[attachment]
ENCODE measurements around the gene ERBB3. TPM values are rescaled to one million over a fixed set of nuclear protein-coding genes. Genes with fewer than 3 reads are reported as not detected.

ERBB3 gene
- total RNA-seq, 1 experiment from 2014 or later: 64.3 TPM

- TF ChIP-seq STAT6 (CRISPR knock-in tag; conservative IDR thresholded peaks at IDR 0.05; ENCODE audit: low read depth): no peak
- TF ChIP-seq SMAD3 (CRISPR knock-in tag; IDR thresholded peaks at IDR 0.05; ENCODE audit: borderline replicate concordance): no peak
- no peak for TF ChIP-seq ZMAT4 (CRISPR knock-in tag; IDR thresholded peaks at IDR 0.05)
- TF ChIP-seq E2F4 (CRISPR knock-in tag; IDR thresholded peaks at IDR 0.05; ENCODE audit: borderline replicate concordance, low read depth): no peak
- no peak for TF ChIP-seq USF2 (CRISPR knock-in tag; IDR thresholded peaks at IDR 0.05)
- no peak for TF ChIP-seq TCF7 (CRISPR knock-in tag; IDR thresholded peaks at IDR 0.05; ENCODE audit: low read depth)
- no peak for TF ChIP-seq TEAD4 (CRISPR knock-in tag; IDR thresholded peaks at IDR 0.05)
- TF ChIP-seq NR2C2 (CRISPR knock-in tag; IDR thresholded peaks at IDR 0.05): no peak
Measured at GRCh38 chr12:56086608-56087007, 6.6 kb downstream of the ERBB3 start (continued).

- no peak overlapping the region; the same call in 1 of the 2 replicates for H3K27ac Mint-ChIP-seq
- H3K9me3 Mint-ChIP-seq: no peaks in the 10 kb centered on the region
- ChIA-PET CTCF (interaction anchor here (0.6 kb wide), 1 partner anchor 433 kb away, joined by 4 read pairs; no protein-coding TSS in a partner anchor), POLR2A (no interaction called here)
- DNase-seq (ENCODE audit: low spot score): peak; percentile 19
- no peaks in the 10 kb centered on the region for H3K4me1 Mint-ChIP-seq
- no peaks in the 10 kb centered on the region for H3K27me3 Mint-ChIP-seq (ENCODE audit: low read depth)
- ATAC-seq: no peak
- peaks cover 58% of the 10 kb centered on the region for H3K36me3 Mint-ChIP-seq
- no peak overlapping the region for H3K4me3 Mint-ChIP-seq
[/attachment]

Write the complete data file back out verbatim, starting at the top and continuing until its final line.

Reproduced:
ENCODE measurements around the gene ERBB3. TPM values are rescaled to one million over a fixed set of nuclear protein-coding genes. Genes with fewer than 3 reads are reported as not detected.

ERBB3 gene
- total RNA-seq, 1 experiment from 2014 or later: 64.3 TPM

- TF ChIP-seq STAT6 (CRISPR knock-in tag; conservative IDR thresholded peaks at IDR 0.05; ENCODE audit: low read depth): no peak
- TF ChIP-seq SMAD3 (CRISPR knock-in tag; IDR thresholded peaks at IDR 0.05; ENCODE audit: borderline replicate concordance): no peak
- no peak for TF ChIP-seq ZMAT4 (CRISPR knock-in tag; IDR thresholded peaks at IDR 0.05)
- TF ChIP-seq E2F4 (CRISPR knock-in tag; IDR thresholded peaks at IDR 0.05; ENCODE audit: borderline replicate concordance, low read depth): no peak
- no peak for TF ChIP-seq USF2 (CRISPR knock-in tag; IDR thresholded peaks at IDR 0.05)
- no peak for TF ChIP-seq TCF7 (CRISPR knock-in tag; IDR thresholded peaks at IDR 0.05; ENCODE audit: low read depth)
- no peak for TF ChIP-seq TEAD4 (CRISPR knock-in tag; IDR thresholded peaks at IDR 0.05)
- TF ChIP-seq NR2C2 (CRISPR knock-in tag; IDR thresholded peaks at IDR 0.05): no peak
Measured at GRCh38 chr12:56086608-56087007, 6.6 kb downstream of the ERBB3 start (continued).

- no peak overlapping the region; the same call in 1 of the 2 replicates for H3K27ac Mint-ChIP-seq
- H3K9me3 Mint-ChIP-seq: no peaks in the 10 kb centered on the region
- ChIA-PET CTCF (interaction anchor here (0.6 kb wide), 1 partner anchor 433 kb away, joined by 4 read pairs; no protein-coding TSS in a partner anchor), POLR2A (no interaction called here)
- DNase-seq (ENCODE audit: low spot score): peak; percentile 19
- no peaks in the 10 kb centered on the region for H3K4me1 Mint-ChIP-seq
- no peaks in the 10 kb centered on the region for H3K27me3 Mint-ChIP-seq (ENCODE audit: low read depth)
- ATAC-seq: no peak
- peaks cover 58% of the 10 kb centered on the region for H3K36me3 Mint-ChIP-seq
- no peak overlapping the region for H3K4me3 Mint-ChIP-seq